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How Does Sleep Actually Affect Us?

How Does Sleep Actually Affect Us?

By Ginny Hain- Contributing Blogger

 

Be honest here, when was the last time you got a good night's sleep? I'm talking 7-9 hours of uninterrupted zzzs? Now, how about the last time you experienced a number of nights in a row like that?

If it's been awhile, you're not alone. A full third of Americans are chronically sleep deprived and across the US and Europe, the average person only gets 6.8 hours of sleep per night. The reasons why include longer working hours, higher stress levels, family responsibilities, and the infinite scrollability of social media, just to name a few.

But with enough coffee and sleeping in on weekends it's possible to make up for that lost sleep, right? Unfortunately not. It turns out, getting too little sleep has both long and short term effects on health, mood, and even life-span.

Sleep is a big deal.

 

Short Term Effects

Just how much of a big deal is getting enough sleep? First off, even short term sleep deprivation can be a big downer on your mood. A study by the University of Pennsylvania found that subjects who slept 4.5 hours a night for just a week reported feeling sadder, more depressed, and angrier than usual. Unfortunately, feelings like this can also make it harder to sleep, as the mind remains preoccupied with the stress involved in each of these emotions even as the body is ready to hit the hay.  

Not getting enough rest can also negatively affect your ability to ward off sickness. Sleep is a time for the body to restore itself, catching up on different processes. This includes the production of a protein called Cytokines which is tasked with fighting off foreign invaders that enter the body like bacteria and viruses. When Cytokines levels are lower, the body becomes less able to repel these invaders, leaving it more susceptible to infection and sickness. Not sleeping enough also means the immune system is physically less capable of warding off sickness sheerly because when it's tired, it's like us—lacking the energy reserves to do its job correctly.

 

Long Term Effects

Whereas the short term effects of sleep-deprivation are more well-known, the long-term effects are only more recently being fleshed out through scientific studies and research. The results aren't too rosy either.

For one, scientists are beginning to uncover a suggested link between long-term sleep deprivation and an increased risk of obesity. A 2004 study found that subjects receiving less than 6 hours of sleep a night were 30% more likely of gaining weight and becoming obese than those getting between 6 and 9 hours per evening.

Remember how sleep is a time for beneficial hormone production? Insufficient sleep decreases the amount of Leptin in the body, a hormone which indicates the feeling of satiation. Being tired can also impede your ability to rationally make decisions and that, in conjunction with a lack of energy, can translate into cutting out the workout routine and reaching for the unhealthy late night snack.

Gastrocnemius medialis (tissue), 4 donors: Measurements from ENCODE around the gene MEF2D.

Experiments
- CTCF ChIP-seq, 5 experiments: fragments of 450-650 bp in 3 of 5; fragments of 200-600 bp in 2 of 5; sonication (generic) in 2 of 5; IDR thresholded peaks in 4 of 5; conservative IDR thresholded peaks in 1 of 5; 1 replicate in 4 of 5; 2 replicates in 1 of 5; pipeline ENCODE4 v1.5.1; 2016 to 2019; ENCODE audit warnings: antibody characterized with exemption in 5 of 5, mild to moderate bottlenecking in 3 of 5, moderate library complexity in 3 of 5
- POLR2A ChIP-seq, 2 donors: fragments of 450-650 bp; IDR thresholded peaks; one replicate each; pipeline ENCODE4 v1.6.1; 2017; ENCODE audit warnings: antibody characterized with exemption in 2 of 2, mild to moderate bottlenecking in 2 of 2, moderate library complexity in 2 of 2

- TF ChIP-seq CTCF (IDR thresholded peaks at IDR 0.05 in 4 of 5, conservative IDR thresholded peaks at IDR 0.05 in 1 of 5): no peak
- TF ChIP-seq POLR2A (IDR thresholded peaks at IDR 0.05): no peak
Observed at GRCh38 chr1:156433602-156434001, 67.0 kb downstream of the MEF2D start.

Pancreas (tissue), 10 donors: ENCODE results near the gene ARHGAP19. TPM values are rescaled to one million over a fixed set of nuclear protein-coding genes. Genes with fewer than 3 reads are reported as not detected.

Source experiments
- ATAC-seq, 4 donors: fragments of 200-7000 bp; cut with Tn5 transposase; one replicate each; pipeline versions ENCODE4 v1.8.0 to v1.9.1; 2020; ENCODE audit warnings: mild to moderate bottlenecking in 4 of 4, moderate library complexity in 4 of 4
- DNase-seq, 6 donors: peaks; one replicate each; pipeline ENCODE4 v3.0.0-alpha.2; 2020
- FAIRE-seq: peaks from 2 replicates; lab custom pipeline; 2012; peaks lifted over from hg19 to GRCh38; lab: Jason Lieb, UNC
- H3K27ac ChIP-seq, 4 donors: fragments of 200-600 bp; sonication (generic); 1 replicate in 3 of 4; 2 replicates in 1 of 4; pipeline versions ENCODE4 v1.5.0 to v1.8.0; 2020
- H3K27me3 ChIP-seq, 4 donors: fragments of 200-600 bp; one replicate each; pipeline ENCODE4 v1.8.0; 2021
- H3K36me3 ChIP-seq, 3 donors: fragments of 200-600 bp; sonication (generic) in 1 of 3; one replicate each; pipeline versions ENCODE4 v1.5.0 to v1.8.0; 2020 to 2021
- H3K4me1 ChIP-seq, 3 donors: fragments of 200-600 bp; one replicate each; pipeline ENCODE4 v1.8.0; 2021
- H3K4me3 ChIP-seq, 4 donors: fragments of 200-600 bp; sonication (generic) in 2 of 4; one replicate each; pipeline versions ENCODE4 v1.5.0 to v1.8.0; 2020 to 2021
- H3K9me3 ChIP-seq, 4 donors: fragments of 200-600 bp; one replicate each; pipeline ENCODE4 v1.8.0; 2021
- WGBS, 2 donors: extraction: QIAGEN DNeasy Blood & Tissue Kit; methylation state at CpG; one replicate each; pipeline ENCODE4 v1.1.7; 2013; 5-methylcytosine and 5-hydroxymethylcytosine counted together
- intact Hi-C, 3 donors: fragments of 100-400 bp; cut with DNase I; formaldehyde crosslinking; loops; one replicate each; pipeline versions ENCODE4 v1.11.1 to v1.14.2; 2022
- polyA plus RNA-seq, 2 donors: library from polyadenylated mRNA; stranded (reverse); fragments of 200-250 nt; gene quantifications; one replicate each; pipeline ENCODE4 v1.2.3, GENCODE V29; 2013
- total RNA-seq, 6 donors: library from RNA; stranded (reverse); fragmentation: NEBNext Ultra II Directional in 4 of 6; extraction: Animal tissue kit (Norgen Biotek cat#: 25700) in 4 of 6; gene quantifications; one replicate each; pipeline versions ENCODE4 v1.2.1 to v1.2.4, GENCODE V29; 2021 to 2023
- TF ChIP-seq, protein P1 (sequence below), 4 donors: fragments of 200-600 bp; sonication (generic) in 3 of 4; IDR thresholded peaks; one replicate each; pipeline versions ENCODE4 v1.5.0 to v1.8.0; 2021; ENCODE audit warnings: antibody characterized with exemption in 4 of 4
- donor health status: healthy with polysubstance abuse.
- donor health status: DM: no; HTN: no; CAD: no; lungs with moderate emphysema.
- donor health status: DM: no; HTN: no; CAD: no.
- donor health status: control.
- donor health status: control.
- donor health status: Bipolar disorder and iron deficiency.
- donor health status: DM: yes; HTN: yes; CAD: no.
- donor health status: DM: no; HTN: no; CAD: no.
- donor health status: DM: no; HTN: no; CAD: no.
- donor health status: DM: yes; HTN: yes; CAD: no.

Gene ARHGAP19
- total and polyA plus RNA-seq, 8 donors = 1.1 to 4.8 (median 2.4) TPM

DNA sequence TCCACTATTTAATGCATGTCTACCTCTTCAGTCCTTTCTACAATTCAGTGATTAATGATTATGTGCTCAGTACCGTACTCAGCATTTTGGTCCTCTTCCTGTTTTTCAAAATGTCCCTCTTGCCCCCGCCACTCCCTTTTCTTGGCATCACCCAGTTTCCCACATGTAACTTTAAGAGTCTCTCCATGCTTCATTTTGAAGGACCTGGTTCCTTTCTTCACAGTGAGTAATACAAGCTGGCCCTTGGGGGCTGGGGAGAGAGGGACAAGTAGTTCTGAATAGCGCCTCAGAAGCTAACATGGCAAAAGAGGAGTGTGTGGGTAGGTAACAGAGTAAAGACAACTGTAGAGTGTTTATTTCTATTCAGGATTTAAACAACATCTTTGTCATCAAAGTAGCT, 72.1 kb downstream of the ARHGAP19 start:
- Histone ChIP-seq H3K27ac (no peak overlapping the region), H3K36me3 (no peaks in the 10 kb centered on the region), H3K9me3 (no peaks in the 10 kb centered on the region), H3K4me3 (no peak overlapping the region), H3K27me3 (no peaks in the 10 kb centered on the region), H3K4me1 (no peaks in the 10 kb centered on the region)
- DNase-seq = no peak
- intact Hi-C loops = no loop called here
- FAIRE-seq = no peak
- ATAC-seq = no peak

A number of studies also suggest that insufficient sleep over time can increase the risk of Type 2 Diabetes by as much as 4.5 times. This is because too little sleep impacts the way the body processes glucose and decreases levels of insulin, which regulates blood sugar.

Finally, though there is still relatively little understanding as to why, research is also beginning to show that not getting enough sleep can lead to higher rates of stroke, heart disease, and even early mortality. Yikes!

When it comes down to it, getting adequate sleep each night is a big deal, both now and later on down the line. As humans, we sleep a full hour and a half less than we did just a hundred years ago. While the chances of getting back to that 8.5 hours a night may be slim, there are things you can do to to ensure that what sleep you can get is of the highest quality and the longest duration, leaving you happier, healthier and with more energy to take on the day.

 

Here are some tips for getting the best sleep you can:

  • Try to maintain a consistent bedtime. This helps the body fall into a routine sleep-wake cycle.
  • Get a little exercise. Being active during the day makes it easier to fall asleep when the time comes.
  • Keep the phone out of the bedroom. And the TV. And the tablet. The light emitted from these devices suppresses the production of Melatonin, a hormone which relaxes and aids in deep sleep.
  • The Kindle and old fashioned book can stay. Reading before bed reduces stress levels, allowing you to fall asleep faster.
  • Avoid caffeine, alcohol, and large meals for several hours before bed. Each stimulate the body or have effects that may disrupt sleep hours later.

Sweet Dreams!


References:

https://www.healthysleep.med.harvard.edu/need-sleep/whats-in-it-for-you/mood

https://www.cdc.gov/features/sleep/index.html

https://www.nhs.uk/live-well/sleep-and-tiredness/why-lack-of-sleep-is-bad-for-your-health/

https://waubrafoundation.org.au/wp-content/uploads/2013/02/European-Heart-Journal-2011-Sleep-Cardiovascular-Disease.pdf

https://www.sciencedaily.com/releases/2012/04/120417080350.htm https://www.healthline.com/health/sleep-deprivation/effects-on-body#7

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